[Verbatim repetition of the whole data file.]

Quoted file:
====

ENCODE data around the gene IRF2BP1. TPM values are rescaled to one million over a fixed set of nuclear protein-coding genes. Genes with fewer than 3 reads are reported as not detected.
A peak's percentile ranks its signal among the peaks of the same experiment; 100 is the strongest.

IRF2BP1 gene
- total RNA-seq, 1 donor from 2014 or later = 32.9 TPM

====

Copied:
ENCODE data around the gene IRF2BP1. TPM values are rescaled to one million over a fixed set of nuclear protein-coding genes. Genes with fewer than 3 reads are reported as not detected.
A peak's percentile ranks its signal among the peaks of the same experiment; 100 is the strongest.

IRF2BP1 gene
- total RNA-seq, 1 donor from 2014 or later = 32.9 TPM